Close up of Covergalls' 2 way zipper navy
Only 6 percent of women surveyed in the new Canadian Women’s Experiences with Personal Protective Equipment in the Workplace report wear personal protective equipment (PPE) designed for them.
That's a shocking number, especially when you consider how Statistics Canada estimated that 9.3 million women, ages 15 and older, were participating in the labour market in March 2022.
The report released by the CSA Group gives a good examination of Canadian women's experiences with PPE, surveying nearly 3000 women from varying sectors and details some of their first-hand experiences and challenges.
“Because the PPE does not fit well, I tend to get caught on stuff. Railings, door knobs, any sharp corners. Length of coveralls creates a tripping hazard, and sleeves that are either too long or too wide and ill-fitting gloves make everything feel very awkward.”
In a number of places around the world, finding PPE that fits is a struggle. Many jurisdictions do not recognize sex or gender differences in their regulatory frameworks, nor in the initial design of their workers' PPE. As a result, many risks that women in the labour market face are not properly assessed, controlled or monitored. As the CSA report concludes, Canada is no exception.
One of the report's main takeaways? Women are not scaled down versions of men; meaning that smaller sized coveralls (made originally for men) do not meet the required safety and comfort needed for women's workplace PPE.
This takeaway might feel obvious - jean shopping anyone - but the reality is that women working in the labour market continue to face this issue. The three most common PPE problems participants faced included: it does not fit properly (50%), it's uncomfortable to wear (43%) and the selection available for women-specific PPE is inadequate (35%).
The women surveyed also noted that they used the wrong size PPE at least some of the time (58%), didn't wear required PPE at all, due to issues of fit (28%), or used a workaround, like rubber bands or safety pins or duct tape, to make their PPE fit (38%).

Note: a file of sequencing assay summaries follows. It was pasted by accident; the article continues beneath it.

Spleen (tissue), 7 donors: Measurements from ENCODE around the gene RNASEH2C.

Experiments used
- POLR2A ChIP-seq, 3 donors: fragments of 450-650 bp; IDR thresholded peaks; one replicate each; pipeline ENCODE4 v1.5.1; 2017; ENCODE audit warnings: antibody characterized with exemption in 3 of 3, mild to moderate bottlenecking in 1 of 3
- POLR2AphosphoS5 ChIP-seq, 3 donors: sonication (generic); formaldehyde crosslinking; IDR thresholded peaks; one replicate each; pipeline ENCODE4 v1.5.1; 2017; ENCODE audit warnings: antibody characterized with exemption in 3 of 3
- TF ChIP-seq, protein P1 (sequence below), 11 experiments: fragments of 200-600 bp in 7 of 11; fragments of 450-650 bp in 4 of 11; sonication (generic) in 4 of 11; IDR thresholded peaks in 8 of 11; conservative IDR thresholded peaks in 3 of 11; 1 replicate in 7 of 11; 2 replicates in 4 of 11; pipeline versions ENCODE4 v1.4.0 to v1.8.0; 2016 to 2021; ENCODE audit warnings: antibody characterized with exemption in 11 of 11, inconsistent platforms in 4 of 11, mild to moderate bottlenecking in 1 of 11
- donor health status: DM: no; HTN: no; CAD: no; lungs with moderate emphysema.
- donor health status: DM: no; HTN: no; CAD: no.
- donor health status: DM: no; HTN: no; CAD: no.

Nearly 40% of women surveyed reported that they had experienced an injury or incident related to their PPE.
As this report details, functional fit and freedom of movement are key in designing proper PPE. This means creating PPE that accounts for not only the range and extent of movement needed while performing work tasks, but also the diverse genders and body types of those who work in these sectors.
"Because of their body shape, many workers require different harness sizes for different parts of their body – for example, a short individual may find that a small harness fits them well in the torso, but is too tight at the hips or belly."
- Canadian Women’s Experiences with Personal Protective Equipment in the Workplace report
The Covergalls team is so glad to see this report come out detailing the experiences faced by women in different labour sectors. We only mentioned a fraction of the great information the report goes into and hope that everyone takes a chance to read it, and share it widely!
The link to read and share the report here: https://www.csagroup.org/article/research/canadian-womens-experiences-with-personal-protective-equipment-in-the-workplace/